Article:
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I am using Tire and elasticsearch to provide search functionality on a MongoMapper model, which is part of a Rails App. I just stumbled across a problem where the mappings for this model were not being updated when I redeployed to an environment that uses the following configuration (in config/environments/env_name.rb):

config.cache_classes = true

reloading the class alone didn't seem to fix the issue (perhaps understandably, the new mappings might not be incompatible with existing data I guess?). instead I had to do the following:

MyModel.index.delete
<restart the app or reload the class>
MyModel.index.import MyModel.all

I just wondered if there's a better way of a). ensuring the latest mappings defined in my model code are being used by elasticsearch after each deployment but b). avoiding unnecessary repopulating the index with the complete dataset?

We normally deploy using Chef, so I could automate the three steps I used successfully without too much trouble. But I'm new to elasticsearch and tire so I thought it's highly likely I'm misusing both or making things unnecessarily difficult.

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up vote 5 down vote accepted

Couple of points here:

  • Tire tries to create the index with correct mapping when the class loads
  • but Tire does not attempt to create the index for the model when it already exists

So, your question is really more about the proper workflow? When you deploy a new version of the application, you shouldn't re-populate the index, in the same way you don't re-populate the database from some kind of backup.

Automatically checking for index mappings conforming to current definition in the model is certainly possible (compare the MyModel.tire.index.mapping with MyModel.tire.mapping, re-populate if different, etc), it's something I'd be wary to do.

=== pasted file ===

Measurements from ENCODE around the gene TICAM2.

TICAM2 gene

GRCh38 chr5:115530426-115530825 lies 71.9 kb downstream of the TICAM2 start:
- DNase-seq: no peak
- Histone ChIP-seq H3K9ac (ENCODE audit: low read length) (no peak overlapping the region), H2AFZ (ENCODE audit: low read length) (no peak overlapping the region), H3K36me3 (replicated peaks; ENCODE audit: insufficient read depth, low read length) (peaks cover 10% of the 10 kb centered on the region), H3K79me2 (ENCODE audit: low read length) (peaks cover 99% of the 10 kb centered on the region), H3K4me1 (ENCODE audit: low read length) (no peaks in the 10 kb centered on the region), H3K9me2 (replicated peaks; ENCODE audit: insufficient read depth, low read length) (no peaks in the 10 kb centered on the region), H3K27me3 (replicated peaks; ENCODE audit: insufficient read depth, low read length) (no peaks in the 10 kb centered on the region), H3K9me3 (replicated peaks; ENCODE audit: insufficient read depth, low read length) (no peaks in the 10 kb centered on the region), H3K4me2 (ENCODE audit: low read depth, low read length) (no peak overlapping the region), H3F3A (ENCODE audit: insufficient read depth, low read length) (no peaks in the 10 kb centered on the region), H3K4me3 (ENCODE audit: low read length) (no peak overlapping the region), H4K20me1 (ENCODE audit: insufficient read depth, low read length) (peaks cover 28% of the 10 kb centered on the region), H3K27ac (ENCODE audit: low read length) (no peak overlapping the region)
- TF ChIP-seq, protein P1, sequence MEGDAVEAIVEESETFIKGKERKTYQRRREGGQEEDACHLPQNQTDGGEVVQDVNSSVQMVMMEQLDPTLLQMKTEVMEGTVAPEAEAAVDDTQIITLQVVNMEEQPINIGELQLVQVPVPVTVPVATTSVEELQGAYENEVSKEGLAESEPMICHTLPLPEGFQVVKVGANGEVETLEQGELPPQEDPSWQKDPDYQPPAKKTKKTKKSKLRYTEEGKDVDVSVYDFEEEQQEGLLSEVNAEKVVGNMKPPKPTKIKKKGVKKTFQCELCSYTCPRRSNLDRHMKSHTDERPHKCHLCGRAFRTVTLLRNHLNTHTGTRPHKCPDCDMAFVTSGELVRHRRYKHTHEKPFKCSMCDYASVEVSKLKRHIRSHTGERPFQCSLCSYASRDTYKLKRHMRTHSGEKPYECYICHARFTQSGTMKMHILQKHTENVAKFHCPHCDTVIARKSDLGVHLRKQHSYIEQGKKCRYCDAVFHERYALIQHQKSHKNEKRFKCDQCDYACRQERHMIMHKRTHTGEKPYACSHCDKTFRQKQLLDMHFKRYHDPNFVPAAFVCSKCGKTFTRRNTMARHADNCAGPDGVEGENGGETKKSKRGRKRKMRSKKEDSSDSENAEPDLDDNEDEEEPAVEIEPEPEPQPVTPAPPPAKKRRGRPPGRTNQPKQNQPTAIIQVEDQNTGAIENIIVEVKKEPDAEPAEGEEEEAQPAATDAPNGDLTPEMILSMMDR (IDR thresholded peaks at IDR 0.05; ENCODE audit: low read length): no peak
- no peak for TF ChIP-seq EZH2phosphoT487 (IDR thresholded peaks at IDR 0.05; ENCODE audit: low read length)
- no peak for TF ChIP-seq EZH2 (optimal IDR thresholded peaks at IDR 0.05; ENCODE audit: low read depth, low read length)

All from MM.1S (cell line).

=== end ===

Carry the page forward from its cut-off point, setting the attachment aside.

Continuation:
The developer usually knows when she changed the mapping and should re-index the data. Dropping the index, and re-populating also means search downtime, and isn't even feasible for large applications.

A nicer solution is to use a specific index name such as my-index-2012-12 when importing the data, and point a my-index alias to this index. Then you can freely re-populate the index, and flip the alias when you're done, without downtime. Tire tries hard to support you in this kind of workflow (the Rake import task, etc).

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I was a little confused by your last paragraph, I don't understand how you can use an alias to another index to avoid downtown. In the scenario you described Won't searches against my-index just run against my-index-2012-12 while its being re-indexed? – concept47 Dec 13 '12 at 5:23
    
Thanks for the details response. I'm going to mark this as correct, as I can't find an alternative. It seems like the jist of the answer is you will need to re-index the data in my scenario, and you can use elasticsearch aliases to avoid downtime in this scenario. Here's the link with more information on elasticsearch aliases: elasticsearch.org/guide/reference/api/… The tire github page now links to this and has information on index aliases – willjthomas Feb 18 '13 at 13:39
    
@concept47 as per the tire github page now: You can index your data into a fresh index (and possibly update an alias once everything's fine). So you don't re-create the existing index, you create a new version then flip the alias. Please correct me if i'm wrong – willjthomas Feb 18 '13 at 13:48
    
@willjthomas Yes, correct. You index into new alias and flip the switch after you're done. – karmi Feb 18 '13 at 14:19
    
@karmi my MyModel.tire.index.mapping and MyModel.tire.mapping are different, but re-indexing doesn't appear to fix this (even with FORCE=true. How am I supposed to proceed? – mbillard Jul 4 '13 at 16:23

You can try this Update elasticsearch settings via Tire

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1  
refresh_interval sets the frequency you refresh the data in index, doesn't it? the issue i'm having is updating the index mappings not the data stored – willjthomas Feb 18 '13 at 13:33

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